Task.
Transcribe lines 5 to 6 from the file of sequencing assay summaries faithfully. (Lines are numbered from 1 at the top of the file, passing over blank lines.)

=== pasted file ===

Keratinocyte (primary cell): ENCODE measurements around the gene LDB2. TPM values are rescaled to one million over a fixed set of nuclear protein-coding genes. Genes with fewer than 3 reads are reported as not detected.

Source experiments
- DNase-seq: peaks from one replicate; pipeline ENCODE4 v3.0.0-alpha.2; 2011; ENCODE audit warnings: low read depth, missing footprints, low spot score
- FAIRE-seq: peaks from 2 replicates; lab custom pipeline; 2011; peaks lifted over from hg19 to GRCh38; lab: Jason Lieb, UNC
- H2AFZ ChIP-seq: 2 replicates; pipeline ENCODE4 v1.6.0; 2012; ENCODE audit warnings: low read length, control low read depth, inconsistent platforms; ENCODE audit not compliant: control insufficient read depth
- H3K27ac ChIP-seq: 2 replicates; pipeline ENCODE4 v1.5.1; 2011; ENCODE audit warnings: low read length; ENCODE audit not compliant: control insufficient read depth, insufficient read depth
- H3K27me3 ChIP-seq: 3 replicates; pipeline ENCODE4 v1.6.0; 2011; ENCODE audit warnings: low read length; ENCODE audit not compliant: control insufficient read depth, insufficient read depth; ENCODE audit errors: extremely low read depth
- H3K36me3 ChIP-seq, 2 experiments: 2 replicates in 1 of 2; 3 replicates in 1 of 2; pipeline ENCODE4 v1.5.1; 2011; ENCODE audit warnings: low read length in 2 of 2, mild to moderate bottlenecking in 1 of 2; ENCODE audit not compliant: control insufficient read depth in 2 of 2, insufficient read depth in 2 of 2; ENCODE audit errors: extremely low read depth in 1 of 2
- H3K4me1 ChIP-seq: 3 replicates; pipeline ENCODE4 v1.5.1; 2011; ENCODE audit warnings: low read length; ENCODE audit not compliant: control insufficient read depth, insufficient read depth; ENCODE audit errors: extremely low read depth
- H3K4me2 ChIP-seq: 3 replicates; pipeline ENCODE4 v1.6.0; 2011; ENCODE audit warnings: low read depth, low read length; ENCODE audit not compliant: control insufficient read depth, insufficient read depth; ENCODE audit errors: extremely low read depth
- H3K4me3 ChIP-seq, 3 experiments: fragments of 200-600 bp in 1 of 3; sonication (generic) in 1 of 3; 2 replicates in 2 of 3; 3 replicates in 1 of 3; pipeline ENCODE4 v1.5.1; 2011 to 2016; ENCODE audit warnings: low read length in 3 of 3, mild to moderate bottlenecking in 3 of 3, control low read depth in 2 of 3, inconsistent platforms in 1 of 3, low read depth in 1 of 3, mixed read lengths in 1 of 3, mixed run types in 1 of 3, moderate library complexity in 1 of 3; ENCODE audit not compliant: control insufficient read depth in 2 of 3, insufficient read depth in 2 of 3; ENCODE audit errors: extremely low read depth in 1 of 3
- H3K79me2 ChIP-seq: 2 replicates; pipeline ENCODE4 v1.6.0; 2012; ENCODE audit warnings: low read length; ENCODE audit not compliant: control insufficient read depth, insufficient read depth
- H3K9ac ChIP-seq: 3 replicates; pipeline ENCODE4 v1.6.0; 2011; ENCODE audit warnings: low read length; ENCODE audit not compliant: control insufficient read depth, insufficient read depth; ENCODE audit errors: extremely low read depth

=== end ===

- H2AFZ ChIP-seq: 2 replicates; pipeline ENCODE4 v1.6.0; 2012; ENCODE audit warnings: low read length, control low read depth, inconsistent platforms; ENCODE audit not compliant: control insufficient read depth
- H3K27ac ChIP-seq: 2 replicates; pipeline ENCODE4 v1.5.1; 2011; ENCODE audit warnings: low read length; ENCODE audit not compliant: control insufficient read depth, insufficient read depth